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My Entrepreneur

For some reason I have always had a problem w/ the word “entrepreneur.” It became one of these cool catchy words flowing freely from people’s mouths during undergrad, just like consulting and investment banking. The same people who have no idea what the word means to them personally or what it is like to be an entrepreneur, consultant, or i-banker. All they see is the money and glamor. Yes, they have heard about the 100+ hour work weeks, etc but really, how bad can it be right? That is until you’re actually there and burn out in 2 years.

Listen to the beginning of this podcast from HBR for a definition of entrepreneurship that I agree with a lot more. I had previous settle on a loose definition for myself that entrepreneurs are people who engage in enterprising activities. So why do I still feel that me, running a family business, not really an entrepreneur. I’m paraphrasing here, but entrepreneurs should be someone that’s moving the world forward, creating jobs, real value creation. Yes, a landscape business owner provides value, but is he really benefiting the world in a significant way?

I was also happy to hear the discussion on the entrepreneur DNA around the 12:00 mark.  People talk about entrepreneurship DNA as if there’s something genetic or inherently different about these amazing people like Steve Jobs or Bill Gates.  It bugs me to no end when someone makes the claim “a natural born” entrepreneur, or leader, or anything else really.  I like how they talk about it as a more general background, a more social environment if you will.  Which means that someone can learn to be an entrepreneur, a leader, and anything else you want to be.  There are different staging and preparations that go into building an entrepreneur, which is really cool b/c it happens to echo what I write in my MBA essays.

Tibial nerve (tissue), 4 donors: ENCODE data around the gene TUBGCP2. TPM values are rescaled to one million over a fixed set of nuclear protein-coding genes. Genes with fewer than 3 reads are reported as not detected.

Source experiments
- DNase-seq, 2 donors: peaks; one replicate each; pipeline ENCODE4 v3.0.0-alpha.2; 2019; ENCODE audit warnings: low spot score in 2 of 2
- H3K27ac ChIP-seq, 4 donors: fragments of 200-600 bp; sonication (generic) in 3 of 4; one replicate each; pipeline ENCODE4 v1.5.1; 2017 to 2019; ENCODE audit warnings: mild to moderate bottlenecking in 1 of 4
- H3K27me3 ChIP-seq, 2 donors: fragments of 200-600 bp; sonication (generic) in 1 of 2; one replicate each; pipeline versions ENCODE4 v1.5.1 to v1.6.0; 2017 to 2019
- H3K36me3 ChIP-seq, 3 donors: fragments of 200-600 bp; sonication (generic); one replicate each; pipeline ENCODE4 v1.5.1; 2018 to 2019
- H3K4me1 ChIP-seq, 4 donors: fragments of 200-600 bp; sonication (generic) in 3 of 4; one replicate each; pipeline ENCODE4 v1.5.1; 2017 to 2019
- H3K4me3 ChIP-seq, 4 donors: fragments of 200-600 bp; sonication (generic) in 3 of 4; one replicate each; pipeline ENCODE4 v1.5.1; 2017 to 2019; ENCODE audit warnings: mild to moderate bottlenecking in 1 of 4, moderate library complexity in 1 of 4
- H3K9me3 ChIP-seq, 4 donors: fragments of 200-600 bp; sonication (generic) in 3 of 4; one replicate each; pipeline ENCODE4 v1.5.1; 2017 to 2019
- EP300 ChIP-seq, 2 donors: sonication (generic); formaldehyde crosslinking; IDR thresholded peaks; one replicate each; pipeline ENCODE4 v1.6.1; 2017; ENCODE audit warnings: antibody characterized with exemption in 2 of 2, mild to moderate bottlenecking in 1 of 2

Does that mean genetics don’t matter? Of course not.  For me it just play a smaller factor.  I do believe each person have certain genetic disposition for a certain position, but the work you put in after birth matters more.  Imagine how many people had the genetic markups to be the next Michael Jordan, but they didn’t have the drive to succeed like MJ and only ended up riding the bench.

A friend of mine and me were talking about what Tim Ferriss had to say about getting an MBA.  TF had said to invest all the money you’re gonna end up spending on an MBA, the tuition, traveling, GMAT prep course and test registration fees, and use that to start a business and you’ll learn more than you would in an MBA program.  It’s debatable.  I do believe the experience in a multinational company and the MBA education would pay as the “staging” the podcast mentions.  While it’s fun to do it on your own and figure it out, meanwhile the big boys have been at it for much longer than you have and perfected the industry’s best practices, what better way to learn than to actually join them?

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